I ran across this on Amazon. It's a review of the John Steinbeck novel The Pearl by a student forced to read it for class. Says she: "Dumb. Short. Kills off people. Retarded ending."
Well, at least it's short. Here's what the same student had to say about To Kill a Mockingbird: "Long. Boring. Kills off whole reason for book."
To sum up, if you want to be a successful author, don't write books that are long, short, boring, retarded, or kill off anything.
I know a fair number of children's authors and I thought it would be fun to have one or more of them make a guest appearance on this blog. Trouble is, I'm horribly sensitive. What if I asked an author and she said something like, "Stick it in your piehole, loser!"
That would make me feel very bad.
So, I'm going to be tricky. I'll guilt an author into appearing here. My first victim is Ruth Barshaw, author of the newly-released middle-grade novel, Ellie McDoodle, published by the fine folks at Bloomsbury. I ordered up a copy as soon as it came out and I have to say that it's terrific. Did I mention that Ruth is an artist? Okay, she is, so Ellie McDoodle not only contains a fair number of words, it contains many pictures, all of them drawn by Ruth herself. You knew that the book is an illustrated diary kept by Ellie, right? Okay, it is, so now you know.
In fact, if you happen to have spawn of both genders, you could buy Ellie McDoodle and Diary of a Wimpy Kid (mentioned here last week), and then you've got an illustrated diary from a boy perspective and one from a girl perspective. I'll let you figure out which is which because I don't want to take all the mystery out of your life or anything.
My spawn are both boys. My mother once gave them Barbies for some strange reason. An hour later, both Barbies had been decapitated and the heads buried somewhere on a golf course. The bodies were given to the family dog, which chewed them for a while and then threw up on the carpet.
Back to Ruth's book. Ellie McDoodle (played by the late David Janssen) is a pediatrician who gets in a horrible fight with her wife (played by Zsa Zsa Gabor or somebody) and storms out of the house. When Ellie returns, she sees a one-armed man (played by a guy whose name I can't remember) running out of her home. When Ellie goes inside, she finds that her wife is dead.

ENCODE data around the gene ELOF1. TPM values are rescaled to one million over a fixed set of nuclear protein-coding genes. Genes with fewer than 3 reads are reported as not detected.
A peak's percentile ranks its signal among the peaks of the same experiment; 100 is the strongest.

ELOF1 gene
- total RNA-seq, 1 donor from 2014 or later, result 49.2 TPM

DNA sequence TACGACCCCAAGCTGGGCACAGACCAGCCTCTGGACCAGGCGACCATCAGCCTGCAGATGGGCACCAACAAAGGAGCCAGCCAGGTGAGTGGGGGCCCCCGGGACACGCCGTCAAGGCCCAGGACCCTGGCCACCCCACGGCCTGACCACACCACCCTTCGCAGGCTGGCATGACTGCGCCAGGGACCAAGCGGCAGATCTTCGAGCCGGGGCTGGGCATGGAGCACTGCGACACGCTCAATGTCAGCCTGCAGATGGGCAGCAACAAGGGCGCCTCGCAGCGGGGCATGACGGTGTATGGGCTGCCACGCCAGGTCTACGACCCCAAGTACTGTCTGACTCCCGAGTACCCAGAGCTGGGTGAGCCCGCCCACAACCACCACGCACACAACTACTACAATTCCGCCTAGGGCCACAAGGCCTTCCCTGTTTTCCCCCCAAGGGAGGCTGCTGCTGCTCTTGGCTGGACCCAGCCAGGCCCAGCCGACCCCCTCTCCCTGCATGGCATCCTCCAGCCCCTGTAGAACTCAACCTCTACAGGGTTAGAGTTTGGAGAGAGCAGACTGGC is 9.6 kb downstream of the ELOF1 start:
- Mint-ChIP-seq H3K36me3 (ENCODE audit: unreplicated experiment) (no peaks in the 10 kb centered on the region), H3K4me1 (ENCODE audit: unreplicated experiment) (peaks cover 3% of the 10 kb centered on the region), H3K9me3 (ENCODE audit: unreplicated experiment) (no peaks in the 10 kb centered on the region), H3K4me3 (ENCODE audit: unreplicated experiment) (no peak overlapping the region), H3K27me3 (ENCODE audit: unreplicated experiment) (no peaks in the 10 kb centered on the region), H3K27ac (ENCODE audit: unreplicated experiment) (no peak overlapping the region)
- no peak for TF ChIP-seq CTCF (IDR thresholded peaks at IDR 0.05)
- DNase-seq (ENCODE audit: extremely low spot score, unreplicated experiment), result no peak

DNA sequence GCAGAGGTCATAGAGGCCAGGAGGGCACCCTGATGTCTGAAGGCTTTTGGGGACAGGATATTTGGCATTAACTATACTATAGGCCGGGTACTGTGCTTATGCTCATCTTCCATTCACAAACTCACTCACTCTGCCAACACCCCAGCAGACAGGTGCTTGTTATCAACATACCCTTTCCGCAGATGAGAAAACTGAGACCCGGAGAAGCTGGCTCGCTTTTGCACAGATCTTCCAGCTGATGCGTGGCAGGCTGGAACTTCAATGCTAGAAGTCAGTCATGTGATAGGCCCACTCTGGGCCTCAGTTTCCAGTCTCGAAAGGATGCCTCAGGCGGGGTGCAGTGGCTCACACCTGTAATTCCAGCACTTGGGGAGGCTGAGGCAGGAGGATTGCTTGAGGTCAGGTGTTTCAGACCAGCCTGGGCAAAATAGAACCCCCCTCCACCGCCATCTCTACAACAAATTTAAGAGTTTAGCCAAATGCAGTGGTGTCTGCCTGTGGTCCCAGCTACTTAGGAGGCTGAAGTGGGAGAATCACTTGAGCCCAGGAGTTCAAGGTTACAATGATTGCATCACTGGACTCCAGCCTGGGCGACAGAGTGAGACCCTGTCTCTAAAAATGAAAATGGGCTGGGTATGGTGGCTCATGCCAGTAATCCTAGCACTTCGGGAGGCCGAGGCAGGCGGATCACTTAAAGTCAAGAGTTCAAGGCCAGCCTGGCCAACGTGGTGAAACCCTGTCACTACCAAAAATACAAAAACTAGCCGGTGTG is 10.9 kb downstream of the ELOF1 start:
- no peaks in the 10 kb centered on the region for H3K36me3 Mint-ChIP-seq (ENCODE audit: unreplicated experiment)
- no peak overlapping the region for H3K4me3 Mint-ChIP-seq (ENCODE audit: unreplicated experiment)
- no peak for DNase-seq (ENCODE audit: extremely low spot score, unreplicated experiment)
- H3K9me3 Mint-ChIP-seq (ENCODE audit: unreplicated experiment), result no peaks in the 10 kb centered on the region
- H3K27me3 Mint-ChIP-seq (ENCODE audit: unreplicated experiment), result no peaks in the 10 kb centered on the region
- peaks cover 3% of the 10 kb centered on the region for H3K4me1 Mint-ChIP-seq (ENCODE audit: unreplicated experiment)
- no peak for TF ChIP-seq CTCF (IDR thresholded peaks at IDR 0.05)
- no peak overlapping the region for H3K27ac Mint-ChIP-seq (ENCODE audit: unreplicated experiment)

"Why, that rotten one-armed man killed my wife!" Ellie says. "Nuh uh," says Lt. Gerard (played by that one guy with wavy hair). "You did it. I'm taking you in."
"Nuts to that," Ellie says, but she is put on trial, found guilty, and sentenced to death. Then she's on a train on her way to get executed and the train crashes and Ellie gets away. All of the episodes that follow are about Ellie trying to find the one-armed man while staying out of the clutches of Lt. Gerard. At the end, Ellie finds the one-armed man on a roller coaster or Ferris wheel and is finally cleared of the murder charges.
Oh. I seem to have strayed into describing the plot of The Fugitive, which ran on TV for four seasons back in the sixties. Make no mistake, it was a great show, although I never watched it much since I was really little at the time. I liked cartoons and stuff. And Hogan's Heroes. Now that was an awesome show. Did you know that Robert Clary (who played LeBeau) was actually in a German concentration camp? I met him once and he showed me the numbers tattooed on his forearm. McHale's Navy was also great. I just bought the season one set. Can't wait to watch it!
Dang, I've strayed again. I guess Ruth Barshaw will have to make a guest appearance on the next issue of this blog and straighten it all out. Heh.